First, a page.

4 80 The Journal of Psychology efforts to demonstrate a genetic basis of conservatism and personality variables (Bouchard et al., 2003; Tesser, 1993). As a result, researchers have not explored potential contextual moderators of the strength and nature of this relationship. It is not clear under what circumstances a correlation between cognitive styles and political conservatism is stronger or weaker. In a previous study, I (Kemmelmeier, 2006) proposed political interest as a plausible moderator of the strength of this relationship. Public opinion researchers have established that political involvement and interest moderates the relationship between values and issue attitudes (Judd & Krosnick, 1989; Kemmelmeier, Bumstein, & Peng, 1999; Krosnick, 1988, 1990). People with more interest in politics tend to think more often about politics or elaborate on political issues in discussions. This cognitive elaboration sensitizes individuals to the implications of their values for issue attitudes and promotes greater consistency between values and beliefs. In comparison with individuals with low political interest, this leads to a higher correlation between attitudes and values. In the present study, I proposed a similar dynamic for the relationship between cognitive styles and conservatism (cf. Kemmelmeier, 2006). To the extent that people think and talk about politics often, it is likely that their political views reflect their cognitive style. In contrast, for individuals who are less engaged in politics, such a link is less likely to exist because their political views are not based on extensive cognitive elaboration. To test this prediction, I assessed interest in politics by examining how often individuals discuss political issues with others (see Straits, 1991). For individuals who regularly engage in political discussion, I predicted that rigidity and dogmatism would be strongly linked to political conservatism, but I did not expect to find this relationship in individuals who do not discuss politics often. Because in this research I focused on government officials, it might seem peculiar to examine interest in politics because the jobs of the participants inevitably place them within the larger domain of politics. In other words, interest in politics should be consistently high. However, individuals may differ in the extent to which they personally care about the political issues in which their work involves them. Furthermore, different government officials may feel more or less personally invested in their jobs and thus may vary in the extent to which they discuss political matters outside of the office. Therefore, it is reasonable to expect meaningful variation in political interest even among this group. In the present study, I examined the relationship between political conservatism, dogmatism, and rigidity in a unique sample of 95 American foreign policy officials, a select group of government officials who develop and implement foreign policy in the United States and abroad. The data were originally gathered in 1966 by Bernard Mennis as part of his doctoral dissertation, which formed the basis of his book about the American foreign service (Mennis, 1971). I used the data that were made publicly available by the Interuniversity Consortium for Political and Social Research (Mennis, 1966). I did not duplicate any of the analyses reported by Mennis (1971).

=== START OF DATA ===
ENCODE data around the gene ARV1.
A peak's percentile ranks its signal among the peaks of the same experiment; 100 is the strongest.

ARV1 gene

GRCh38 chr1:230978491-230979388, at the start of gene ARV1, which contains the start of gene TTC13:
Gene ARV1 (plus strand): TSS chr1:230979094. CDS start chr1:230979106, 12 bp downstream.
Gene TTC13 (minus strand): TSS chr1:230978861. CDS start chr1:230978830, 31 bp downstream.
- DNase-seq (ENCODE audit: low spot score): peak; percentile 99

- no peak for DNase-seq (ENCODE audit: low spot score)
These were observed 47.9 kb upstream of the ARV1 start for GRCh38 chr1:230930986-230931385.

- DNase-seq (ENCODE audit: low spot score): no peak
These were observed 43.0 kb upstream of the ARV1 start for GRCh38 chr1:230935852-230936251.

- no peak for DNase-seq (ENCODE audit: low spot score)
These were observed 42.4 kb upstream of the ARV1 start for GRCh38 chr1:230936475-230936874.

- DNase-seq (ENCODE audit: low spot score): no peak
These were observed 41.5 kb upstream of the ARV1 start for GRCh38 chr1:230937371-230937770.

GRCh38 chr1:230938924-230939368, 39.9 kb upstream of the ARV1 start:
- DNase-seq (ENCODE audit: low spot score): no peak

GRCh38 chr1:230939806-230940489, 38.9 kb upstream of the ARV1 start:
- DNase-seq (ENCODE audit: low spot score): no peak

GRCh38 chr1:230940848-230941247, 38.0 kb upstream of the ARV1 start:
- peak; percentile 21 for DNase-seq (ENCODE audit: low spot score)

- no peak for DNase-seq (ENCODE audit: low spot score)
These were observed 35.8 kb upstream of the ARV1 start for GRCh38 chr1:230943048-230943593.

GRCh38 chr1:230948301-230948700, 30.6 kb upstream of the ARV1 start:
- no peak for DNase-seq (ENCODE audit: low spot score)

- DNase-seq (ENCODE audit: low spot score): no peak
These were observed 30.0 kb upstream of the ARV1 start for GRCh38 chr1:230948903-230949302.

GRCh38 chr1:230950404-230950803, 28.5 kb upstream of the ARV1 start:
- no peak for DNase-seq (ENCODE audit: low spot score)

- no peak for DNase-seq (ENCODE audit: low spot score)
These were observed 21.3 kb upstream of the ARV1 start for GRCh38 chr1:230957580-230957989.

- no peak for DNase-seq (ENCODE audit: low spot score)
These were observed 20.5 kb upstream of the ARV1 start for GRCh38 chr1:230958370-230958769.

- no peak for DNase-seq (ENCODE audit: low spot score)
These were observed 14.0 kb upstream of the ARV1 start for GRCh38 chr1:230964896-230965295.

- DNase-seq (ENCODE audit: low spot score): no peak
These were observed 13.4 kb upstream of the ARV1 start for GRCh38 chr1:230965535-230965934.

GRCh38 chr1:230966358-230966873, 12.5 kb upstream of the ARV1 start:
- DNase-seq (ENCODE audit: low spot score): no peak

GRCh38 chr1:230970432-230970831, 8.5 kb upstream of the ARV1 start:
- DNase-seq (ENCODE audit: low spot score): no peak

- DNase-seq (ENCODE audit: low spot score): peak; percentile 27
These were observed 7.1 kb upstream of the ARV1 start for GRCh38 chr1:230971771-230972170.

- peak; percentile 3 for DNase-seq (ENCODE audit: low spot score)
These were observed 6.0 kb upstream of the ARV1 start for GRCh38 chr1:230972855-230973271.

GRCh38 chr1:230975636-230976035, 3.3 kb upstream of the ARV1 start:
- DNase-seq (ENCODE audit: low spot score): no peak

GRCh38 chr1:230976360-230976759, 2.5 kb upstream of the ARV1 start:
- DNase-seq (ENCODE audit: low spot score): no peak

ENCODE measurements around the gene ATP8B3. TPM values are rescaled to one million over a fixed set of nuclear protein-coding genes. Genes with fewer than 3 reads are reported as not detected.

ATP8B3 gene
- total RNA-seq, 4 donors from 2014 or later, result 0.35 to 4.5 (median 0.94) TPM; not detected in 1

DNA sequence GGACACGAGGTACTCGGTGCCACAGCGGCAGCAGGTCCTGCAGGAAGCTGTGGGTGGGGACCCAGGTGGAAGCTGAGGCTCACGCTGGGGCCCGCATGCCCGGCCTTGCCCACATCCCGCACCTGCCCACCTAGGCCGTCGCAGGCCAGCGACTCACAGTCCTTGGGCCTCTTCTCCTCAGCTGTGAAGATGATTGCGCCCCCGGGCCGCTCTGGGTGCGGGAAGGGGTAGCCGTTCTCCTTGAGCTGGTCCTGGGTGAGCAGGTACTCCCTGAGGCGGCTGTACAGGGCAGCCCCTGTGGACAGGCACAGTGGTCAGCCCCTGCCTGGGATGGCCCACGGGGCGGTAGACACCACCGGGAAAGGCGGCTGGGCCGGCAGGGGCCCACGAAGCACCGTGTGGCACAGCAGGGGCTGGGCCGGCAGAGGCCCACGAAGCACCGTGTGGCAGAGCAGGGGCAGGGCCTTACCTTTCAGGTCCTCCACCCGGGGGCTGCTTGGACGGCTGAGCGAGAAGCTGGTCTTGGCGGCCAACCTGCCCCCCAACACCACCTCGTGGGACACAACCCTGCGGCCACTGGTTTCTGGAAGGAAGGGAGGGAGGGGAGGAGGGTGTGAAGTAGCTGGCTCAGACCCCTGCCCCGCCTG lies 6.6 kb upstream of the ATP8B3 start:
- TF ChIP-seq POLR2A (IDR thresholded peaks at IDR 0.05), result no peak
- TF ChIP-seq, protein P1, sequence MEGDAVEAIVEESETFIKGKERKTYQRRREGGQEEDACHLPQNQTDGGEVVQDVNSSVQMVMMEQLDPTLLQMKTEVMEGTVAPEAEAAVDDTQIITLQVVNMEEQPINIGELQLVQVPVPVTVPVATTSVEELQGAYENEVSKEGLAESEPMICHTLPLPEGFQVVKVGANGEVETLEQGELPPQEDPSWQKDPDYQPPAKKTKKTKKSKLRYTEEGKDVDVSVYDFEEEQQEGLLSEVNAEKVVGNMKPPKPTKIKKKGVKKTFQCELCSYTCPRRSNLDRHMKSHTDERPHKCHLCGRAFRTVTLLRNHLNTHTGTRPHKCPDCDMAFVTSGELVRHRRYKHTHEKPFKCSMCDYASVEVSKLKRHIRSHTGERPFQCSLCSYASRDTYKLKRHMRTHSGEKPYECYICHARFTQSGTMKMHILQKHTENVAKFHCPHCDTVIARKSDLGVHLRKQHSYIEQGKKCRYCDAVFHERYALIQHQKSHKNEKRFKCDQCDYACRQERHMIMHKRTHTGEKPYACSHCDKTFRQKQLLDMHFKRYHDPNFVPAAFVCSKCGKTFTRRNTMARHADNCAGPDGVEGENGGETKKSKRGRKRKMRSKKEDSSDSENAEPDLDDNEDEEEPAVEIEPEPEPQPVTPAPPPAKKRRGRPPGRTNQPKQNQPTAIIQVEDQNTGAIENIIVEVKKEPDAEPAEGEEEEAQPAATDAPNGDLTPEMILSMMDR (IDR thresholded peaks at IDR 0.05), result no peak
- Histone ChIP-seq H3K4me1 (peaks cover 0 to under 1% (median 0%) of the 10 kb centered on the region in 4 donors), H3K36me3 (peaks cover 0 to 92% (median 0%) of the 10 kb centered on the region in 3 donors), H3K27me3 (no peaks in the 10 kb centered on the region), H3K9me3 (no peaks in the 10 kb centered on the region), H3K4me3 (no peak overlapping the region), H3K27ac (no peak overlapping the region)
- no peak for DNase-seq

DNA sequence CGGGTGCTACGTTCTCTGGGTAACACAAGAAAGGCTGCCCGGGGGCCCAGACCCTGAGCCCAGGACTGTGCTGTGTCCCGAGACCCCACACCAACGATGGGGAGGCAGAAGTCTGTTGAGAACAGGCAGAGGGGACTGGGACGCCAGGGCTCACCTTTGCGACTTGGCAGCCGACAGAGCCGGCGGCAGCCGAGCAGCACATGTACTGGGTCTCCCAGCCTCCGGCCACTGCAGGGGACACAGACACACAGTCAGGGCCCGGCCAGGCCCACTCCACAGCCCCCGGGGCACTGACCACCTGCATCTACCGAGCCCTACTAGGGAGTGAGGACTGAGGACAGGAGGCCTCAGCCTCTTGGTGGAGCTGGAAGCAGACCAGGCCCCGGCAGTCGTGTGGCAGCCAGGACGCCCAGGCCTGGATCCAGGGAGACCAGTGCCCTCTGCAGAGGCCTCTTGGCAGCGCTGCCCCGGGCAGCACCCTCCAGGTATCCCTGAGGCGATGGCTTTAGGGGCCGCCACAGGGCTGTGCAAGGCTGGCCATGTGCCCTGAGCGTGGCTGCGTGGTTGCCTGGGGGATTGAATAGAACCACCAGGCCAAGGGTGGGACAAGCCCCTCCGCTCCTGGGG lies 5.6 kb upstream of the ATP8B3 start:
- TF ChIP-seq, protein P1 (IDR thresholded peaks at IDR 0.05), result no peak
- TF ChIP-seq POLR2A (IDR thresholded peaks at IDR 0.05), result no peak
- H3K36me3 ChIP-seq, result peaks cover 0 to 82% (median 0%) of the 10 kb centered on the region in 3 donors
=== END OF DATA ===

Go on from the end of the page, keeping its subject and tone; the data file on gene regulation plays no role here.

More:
5 Kemmelmeier 81 Method Sample Respondents included 24 civilian and 34 military employees of the Department of Defense and 41 foreign service officers of the Department of State (A^ = 95). All were male with an average age of years {SD = 5.45 years; range years), and all respondents were White with the exception of 2 African American men. Forty-six percent had been in the service for 2 years or less, with 27% having served for 5 years or more. Fifty-five individuals held a master's degree, law degree, or PhD, and the proportion of advanced degrees did not vary between subgroups (for further details, see Mennis, 1971). Measures Respondents completed an extensive interview about their views on foreign policy and their personal biographies. Political orientation. Respondents indicated on a scale (from 1-7) whether they considered themselves strongly liberal (15.8%), not very strongly liberal (32.6%), independent but closer to liberals (13.7%), independent (8.4%), independent but closer to conservatives (12.6%), not very strongly conservative (13.7%), or very strongly conservative (2.1%). On average, respondents described themselves as somewhat liberal (M =3.16, SD = 1.77). Respondents also provided their party identification by checking on a 1-7 scale whether they considered themselves a very strong Democrat (17.9%), a not very strong Democrat (15.8%), an independent but closer to Democrats (24.2%), an independent (13.7%), an independent but closer to Republicans (11.6%), a not very strong Republican (13.7%), or a very strong Republican (3.2%). This variable served as a secondary measure of conservatism because, in the American political landscape, the Republican Party tends to adopt more conservative positions than does the Democratic Party. The average on this variable showed that overall the sample was slightly more inclined toward the Democratic Party (M=3.39, 5D= 1.76). Dogmatism. Respondents completed 20 dogmatism items from Troldahl and Powell (1965). Sample items included "Most people just don't know what's good for them" and "There are two kinds of people in this world: Those who are for the tmth and those who are against the tmth." Participants marked their responses on a 7-point scale from 1 {disagree very much) to 7 {agree very much). Because the intemal consistency of these items was low (a =.56), I performed factor analysis, and only 11 items that had their highest loading on the dominant factor were retained (a -.60). Because Cronbach's alpha in part reflects scale length (see